News / Middle East

Friends of Syria Push Opposition Toward Geneva Talks

Friends of Syria Pushing Opposition Toward Geneva Talksi
X
January 13, 2014
U.S. Secretary of State John Kerry joined other foreign ministers backing opponents of Syrian President Bashar al-Assad in Paris Sunday. They are trying to bring together disparate civilian and military components of the uprising ahead of planned peace talks later this month. VOA State Department Correspondent Scott Stearns reports from the French capital, Syria's government and its opponents remain divided over the purpose of those talks.
TEXT SIZE - +
— U.S. Secretary of State John Kerry joined other foreign ministers backing opponents of Syrian President Bashar al-Assad in Paris Sunday.  They are trying to bring together disparate civilian and military components of the uprising ahead of planned peace talks later this month. Syria's government and its opponents remain divided over the purpose of those talks.

Rival opponents of Assad battle for control of parts of Aleppo.  The main rebel coalition fights to reverse gains by extremist militias allied with al-Qaida.

In Paris, foreign ministers discussed those developments as they worked to strengthen Syria's more moderate opposition ahead of peace talks planned in Geneva this month. 

"The international community must gather around a single conviction that there is no other solution for the Syrian tragedy than a political solution and there is no possibility to achieve one if the Geneva talks do not take place," said French Foreign Minister Laurent Fabius.

But Assad opponents have not committed to those talks because of differences about who truly represents the Syrian people, said U.S. Institute of Peace analyst Steve Heydemann.

"The Syrian coalition feels quite insecure about whether it would participate in Geneva as the sole, legitimate representative of the Syrian people. There's concern that their participation could be compromised if groups outside of the coalition were invited to Geneva in the name of inclusion," he said.

And that's putting pressure on the so-called Friends of Syria -- mostly Western and Gulf Arab governments that back Syria's opposition.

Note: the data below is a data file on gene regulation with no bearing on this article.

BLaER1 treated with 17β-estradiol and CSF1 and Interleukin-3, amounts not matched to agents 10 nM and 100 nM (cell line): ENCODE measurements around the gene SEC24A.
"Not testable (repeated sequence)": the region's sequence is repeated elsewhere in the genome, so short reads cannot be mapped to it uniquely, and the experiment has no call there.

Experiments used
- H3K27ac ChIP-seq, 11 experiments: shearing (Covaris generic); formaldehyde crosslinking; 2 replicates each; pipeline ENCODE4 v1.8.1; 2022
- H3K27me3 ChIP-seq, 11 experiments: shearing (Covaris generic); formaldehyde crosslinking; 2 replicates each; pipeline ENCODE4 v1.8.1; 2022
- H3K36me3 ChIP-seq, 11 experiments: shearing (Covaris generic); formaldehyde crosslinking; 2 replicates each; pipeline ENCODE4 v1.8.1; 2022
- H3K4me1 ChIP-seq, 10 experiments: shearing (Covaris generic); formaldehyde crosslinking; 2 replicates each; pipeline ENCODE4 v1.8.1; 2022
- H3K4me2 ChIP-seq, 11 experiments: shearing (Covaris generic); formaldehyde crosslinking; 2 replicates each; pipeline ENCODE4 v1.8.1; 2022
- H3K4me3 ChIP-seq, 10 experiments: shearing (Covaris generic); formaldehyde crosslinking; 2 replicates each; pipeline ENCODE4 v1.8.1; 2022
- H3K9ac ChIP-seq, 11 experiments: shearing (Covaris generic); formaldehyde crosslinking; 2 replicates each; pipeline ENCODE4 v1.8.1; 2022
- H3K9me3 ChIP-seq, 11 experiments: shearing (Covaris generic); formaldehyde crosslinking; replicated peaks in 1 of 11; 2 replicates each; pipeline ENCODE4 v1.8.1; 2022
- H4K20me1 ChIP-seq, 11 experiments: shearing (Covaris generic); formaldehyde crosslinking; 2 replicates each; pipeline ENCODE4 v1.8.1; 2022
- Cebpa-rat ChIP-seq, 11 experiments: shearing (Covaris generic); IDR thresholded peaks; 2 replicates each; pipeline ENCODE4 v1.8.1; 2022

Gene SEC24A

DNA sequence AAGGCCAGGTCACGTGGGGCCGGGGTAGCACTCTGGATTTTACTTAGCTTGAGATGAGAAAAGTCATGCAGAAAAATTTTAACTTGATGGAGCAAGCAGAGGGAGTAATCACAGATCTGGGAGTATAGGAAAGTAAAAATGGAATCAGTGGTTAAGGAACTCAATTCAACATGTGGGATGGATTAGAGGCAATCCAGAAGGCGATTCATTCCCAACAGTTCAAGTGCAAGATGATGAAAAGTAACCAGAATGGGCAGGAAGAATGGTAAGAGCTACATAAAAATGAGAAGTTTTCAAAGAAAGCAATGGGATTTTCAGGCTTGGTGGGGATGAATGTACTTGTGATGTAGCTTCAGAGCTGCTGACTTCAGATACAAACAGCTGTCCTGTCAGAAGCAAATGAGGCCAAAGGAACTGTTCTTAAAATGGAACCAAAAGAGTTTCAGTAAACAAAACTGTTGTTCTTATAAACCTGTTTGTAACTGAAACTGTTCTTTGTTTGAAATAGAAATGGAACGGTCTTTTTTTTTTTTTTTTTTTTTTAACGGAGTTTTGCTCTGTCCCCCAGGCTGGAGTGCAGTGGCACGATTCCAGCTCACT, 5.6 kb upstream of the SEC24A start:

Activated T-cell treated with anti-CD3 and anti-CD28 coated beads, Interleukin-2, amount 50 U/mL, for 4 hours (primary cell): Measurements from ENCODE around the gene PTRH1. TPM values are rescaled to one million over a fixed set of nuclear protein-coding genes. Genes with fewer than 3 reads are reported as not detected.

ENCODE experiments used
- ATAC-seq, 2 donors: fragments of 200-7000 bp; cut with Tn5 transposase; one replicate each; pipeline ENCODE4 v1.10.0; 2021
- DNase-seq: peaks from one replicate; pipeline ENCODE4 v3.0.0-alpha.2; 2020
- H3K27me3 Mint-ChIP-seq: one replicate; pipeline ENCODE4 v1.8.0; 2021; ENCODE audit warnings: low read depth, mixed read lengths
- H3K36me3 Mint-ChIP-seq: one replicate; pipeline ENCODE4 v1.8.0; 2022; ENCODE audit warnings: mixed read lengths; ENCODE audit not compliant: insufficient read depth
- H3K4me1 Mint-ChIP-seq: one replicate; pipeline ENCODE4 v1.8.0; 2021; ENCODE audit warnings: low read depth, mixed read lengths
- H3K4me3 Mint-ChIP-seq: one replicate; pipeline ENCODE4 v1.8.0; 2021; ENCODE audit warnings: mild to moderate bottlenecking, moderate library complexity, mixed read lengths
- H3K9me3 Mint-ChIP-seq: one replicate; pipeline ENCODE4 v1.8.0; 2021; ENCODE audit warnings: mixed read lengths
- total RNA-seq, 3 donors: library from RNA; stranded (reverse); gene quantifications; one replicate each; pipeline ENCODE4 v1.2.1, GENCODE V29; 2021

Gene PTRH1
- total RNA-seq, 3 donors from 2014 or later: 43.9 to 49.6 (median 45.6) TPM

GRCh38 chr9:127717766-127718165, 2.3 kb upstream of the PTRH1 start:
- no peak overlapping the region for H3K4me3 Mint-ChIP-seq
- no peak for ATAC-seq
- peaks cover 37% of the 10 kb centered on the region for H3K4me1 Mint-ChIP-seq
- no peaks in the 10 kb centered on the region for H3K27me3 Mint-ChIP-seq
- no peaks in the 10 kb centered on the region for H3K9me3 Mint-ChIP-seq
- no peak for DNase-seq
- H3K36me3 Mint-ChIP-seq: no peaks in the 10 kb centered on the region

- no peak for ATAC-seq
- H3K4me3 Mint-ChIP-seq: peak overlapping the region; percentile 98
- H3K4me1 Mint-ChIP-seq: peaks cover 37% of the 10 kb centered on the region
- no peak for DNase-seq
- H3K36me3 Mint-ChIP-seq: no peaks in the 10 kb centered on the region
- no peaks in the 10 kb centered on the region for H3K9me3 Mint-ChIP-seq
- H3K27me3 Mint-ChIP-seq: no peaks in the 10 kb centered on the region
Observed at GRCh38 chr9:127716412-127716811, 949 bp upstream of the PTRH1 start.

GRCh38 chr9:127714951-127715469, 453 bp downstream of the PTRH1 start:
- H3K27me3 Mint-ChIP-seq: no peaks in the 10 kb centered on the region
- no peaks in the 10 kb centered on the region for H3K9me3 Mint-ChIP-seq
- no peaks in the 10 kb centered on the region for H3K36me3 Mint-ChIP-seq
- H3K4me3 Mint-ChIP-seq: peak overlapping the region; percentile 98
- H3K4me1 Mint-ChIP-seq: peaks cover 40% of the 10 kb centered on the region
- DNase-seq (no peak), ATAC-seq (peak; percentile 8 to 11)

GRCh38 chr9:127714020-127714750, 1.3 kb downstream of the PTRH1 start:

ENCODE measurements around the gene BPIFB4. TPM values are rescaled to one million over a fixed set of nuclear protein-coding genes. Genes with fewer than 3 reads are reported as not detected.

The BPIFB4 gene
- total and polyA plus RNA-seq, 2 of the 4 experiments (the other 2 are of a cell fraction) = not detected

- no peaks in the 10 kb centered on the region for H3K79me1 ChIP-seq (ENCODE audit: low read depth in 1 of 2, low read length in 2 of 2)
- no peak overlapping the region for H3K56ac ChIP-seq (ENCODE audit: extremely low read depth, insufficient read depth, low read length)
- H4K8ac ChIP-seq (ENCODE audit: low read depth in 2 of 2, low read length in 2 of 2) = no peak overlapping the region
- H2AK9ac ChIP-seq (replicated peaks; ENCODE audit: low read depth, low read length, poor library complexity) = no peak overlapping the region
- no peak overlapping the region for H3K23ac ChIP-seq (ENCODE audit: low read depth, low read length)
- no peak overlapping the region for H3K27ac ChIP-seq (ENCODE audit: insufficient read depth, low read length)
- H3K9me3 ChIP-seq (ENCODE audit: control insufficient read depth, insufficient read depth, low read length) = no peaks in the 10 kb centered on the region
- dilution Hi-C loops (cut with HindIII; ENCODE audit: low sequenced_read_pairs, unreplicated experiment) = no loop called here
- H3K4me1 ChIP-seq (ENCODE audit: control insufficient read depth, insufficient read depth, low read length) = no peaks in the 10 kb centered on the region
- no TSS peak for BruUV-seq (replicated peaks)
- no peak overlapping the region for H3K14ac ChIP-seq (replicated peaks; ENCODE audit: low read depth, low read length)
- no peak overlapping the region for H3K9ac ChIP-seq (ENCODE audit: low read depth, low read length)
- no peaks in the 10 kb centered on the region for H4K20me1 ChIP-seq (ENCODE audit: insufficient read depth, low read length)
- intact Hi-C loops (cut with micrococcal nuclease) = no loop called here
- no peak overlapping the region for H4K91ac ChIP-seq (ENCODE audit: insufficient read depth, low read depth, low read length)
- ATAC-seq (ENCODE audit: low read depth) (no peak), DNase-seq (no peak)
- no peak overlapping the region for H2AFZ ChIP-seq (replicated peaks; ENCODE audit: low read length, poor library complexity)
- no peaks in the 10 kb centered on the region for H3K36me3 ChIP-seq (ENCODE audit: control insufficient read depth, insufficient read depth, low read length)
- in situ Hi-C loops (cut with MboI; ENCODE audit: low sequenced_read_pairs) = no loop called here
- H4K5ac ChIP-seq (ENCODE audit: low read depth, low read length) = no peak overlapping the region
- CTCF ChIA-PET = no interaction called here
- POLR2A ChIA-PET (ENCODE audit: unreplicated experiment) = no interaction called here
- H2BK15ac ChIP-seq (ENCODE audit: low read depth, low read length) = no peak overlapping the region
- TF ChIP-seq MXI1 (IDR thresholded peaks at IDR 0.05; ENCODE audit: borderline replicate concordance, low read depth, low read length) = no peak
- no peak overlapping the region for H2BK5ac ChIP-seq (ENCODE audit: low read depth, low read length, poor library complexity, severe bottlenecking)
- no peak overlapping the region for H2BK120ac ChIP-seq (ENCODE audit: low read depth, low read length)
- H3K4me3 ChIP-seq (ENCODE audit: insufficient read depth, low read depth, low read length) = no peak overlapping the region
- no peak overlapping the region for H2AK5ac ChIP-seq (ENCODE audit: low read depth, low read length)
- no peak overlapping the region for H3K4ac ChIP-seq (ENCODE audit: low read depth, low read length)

"If the core Friends of Syria group can not bring to Geneva a broad enough cross section of the opposition to make those negotiations credible, then the outcome is never going to be accepted, never going to be taken as legitimate by groups on the ground, particularly armed groups," said Heydemann.

The head of Syria's main civilian opposition, Ahmad al-Jarba,  met with foreign ministers in Paris Sunday and said Syrians were united behind removing their president.

"The most important aspect of today's meeting is that we all agree to say that Assad has no future in Syria," he said.

But President Assad said he's not stepping down, and that these talks would be about fighting terrorists, among whom he includes the armed opposition. Assad was in a far stronger position than he was a year ago, said former U.S. ambassador Adam Ereli, and that made the talks even more difficult.

"If I'm sitting in Damascus in the presidential palace, I'll say: 'What transition? What the heck are you talking about? I'm not going anywhere, and who's going to make me?'," he said.

Beyond the question of Syria's opposition, there's also the issue of whether and how Iran might join the talks in Geneva. That's the focal point of talks here between Secretary Kerry and Russian Foreign Minister Sergei Lavrov on Monday.

You May Like

Wikipedia Proves Useful for Tracking Flu

Technique gave better results than Center for Disease Control (CDC) and Google’s Flu Trends More

Turkish Law Gives Spy Agency Controversial Powers

Parliament approves legislation to bolster powers of intelligence service, which government claims is necessary to modernize and deal with new threats Turkey faces More

Video Face of American Farmer Changing